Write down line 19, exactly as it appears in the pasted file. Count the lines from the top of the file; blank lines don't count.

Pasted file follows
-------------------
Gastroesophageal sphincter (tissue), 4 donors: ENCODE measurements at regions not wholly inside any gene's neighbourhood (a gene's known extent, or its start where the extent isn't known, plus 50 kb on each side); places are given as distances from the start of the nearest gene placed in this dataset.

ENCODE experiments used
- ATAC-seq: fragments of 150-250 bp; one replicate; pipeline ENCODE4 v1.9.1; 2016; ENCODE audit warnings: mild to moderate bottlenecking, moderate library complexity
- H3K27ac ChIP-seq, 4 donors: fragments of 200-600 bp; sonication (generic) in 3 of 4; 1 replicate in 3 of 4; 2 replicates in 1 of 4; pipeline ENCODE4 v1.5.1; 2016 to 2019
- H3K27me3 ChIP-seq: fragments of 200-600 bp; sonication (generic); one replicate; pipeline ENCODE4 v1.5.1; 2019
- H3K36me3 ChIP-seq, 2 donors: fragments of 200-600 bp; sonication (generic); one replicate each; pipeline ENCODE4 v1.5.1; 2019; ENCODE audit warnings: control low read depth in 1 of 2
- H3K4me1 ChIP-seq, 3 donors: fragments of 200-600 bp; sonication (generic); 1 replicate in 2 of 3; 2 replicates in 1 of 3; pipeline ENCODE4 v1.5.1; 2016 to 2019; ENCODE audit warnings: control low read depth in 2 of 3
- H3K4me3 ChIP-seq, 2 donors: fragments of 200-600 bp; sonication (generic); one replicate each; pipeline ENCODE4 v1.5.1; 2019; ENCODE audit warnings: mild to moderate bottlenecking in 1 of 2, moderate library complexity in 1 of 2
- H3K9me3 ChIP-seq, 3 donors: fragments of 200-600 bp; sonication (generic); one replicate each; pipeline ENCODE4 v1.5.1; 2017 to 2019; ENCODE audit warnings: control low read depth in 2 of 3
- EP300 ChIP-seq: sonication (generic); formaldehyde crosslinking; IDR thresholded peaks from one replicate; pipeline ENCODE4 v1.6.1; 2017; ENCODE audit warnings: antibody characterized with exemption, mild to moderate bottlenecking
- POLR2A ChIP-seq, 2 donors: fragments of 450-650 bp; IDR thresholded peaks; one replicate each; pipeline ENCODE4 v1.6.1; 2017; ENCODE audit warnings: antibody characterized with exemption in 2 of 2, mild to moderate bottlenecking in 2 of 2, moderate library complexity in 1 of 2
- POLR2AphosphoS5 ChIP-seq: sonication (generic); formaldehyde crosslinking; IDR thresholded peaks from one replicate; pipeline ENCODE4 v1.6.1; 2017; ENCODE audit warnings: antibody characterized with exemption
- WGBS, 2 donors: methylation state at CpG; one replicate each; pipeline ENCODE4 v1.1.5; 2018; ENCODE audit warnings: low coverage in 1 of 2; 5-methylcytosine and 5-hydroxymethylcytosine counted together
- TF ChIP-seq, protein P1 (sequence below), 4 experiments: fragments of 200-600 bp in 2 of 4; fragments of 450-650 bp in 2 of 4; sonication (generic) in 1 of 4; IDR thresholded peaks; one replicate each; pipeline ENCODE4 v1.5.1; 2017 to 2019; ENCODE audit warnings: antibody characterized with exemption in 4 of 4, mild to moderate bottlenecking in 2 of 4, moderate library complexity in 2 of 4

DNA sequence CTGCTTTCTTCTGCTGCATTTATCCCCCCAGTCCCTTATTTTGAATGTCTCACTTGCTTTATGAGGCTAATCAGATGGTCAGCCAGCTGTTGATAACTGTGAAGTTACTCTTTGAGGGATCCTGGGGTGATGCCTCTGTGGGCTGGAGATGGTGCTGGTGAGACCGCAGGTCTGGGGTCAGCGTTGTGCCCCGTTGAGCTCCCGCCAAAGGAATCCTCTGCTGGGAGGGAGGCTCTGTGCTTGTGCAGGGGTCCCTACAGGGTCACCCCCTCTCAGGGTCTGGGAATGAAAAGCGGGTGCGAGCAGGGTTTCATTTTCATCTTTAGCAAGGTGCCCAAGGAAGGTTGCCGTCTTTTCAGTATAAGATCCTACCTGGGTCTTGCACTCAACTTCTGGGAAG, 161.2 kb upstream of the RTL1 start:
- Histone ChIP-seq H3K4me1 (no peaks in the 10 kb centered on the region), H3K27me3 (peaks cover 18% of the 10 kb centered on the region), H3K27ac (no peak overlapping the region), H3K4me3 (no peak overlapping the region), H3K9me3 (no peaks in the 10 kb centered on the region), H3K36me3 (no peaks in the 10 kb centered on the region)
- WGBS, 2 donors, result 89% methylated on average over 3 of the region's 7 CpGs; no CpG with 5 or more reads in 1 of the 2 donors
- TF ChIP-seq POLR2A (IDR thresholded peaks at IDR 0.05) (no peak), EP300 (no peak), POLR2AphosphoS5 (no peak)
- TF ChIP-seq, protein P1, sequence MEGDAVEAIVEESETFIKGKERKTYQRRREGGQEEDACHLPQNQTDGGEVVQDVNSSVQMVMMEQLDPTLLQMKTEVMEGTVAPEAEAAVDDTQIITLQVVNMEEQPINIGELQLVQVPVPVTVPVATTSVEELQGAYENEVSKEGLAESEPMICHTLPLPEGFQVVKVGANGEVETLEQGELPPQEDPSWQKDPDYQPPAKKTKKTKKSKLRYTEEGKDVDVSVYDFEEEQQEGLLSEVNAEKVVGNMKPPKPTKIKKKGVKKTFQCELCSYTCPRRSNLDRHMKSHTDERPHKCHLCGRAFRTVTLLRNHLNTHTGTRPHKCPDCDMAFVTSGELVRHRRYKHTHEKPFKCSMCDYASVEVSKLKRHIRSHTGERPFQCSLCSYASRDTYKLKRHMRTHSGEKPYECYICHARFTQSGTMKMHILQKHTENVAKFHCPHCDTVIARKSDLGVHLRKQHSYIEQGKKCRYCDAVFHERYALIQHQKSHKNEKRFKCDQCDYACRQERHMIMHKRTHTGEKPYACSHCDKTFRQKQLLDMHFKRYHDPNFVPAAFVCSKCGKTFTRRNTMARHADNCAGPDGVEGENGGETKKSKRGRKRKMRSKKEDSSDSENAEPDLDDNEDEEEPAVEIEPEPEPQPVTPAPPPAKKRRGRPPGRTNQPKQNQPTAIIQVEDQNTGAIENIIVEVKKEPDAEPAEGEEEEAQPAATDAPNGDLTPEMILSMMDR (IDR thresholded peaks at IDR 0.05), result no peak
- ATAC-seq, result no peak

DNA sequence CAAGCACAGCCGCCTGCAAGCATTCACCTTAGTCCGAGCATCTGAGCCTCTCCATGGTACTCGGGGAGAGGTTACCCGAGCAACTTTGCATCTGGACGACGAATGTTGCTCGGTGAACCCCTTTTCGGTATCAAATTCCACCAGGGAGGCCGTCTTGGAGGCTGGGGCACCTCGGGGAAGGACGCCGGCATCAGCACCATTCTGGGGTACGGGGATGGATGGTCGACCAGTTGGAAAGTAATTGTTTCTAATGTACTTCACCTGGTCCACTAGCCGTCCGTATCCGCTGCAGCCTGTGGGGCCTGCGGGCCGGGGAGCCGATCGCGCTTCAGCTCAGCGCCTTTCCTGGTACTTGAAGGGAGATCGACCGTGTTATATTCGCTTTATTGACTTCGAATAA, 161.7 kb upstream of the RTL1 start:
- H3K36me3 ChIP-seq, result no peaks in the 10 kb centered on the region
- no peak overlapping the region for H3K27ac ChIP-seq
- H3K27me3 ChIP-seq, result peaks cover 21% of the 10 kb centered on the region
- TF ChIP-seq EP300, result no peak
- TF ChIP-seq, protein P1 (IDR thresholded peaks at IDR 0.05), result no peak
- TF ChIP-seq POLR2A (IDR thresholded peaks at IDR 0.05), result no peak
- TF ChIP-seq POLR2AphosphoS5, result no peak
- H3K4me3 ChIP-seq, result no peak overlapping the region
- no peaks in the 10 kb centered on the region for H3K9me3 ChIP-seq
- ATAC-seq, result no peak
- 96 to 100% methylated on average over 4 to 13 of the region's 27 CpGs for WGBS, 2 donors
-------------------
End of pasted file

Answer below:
- TF ChIP-seq, protein P1, sequence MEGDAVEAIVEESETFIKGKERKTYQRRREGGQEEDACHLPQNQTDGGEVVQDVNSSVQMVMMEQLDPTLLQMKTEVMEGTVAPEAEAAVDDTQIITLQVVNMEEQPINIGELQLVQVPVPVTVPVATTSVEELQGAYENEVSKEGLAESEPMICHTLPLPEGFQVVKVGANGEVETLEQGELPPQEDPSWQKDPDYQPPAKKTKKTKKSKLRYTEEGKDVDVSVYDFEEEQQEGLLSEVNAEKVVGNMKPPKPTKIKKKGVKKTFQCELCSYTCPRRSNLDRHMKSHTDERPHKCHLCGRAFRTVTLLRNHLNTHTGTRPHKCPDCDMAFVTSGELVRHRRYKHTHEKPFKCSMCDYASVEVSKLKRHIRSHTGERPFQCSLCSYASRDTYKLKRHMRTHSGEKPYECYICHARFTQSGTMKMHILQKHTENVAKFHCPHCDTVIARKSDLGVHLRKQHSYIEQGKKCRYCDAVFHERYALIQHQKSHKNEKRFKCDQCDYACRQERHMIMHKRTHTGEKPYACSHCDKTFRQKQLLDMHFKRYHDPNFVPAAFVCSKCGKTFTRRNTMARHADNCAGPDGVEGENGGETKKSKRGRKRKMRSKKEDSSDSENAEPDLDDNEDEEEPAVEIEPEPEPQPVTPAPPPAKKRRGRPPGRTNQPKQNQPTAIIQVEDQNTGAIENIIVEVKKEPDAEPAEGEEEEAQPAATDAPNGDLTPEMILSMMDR (IDR thresholded peaks at IDR 0.05), result no peak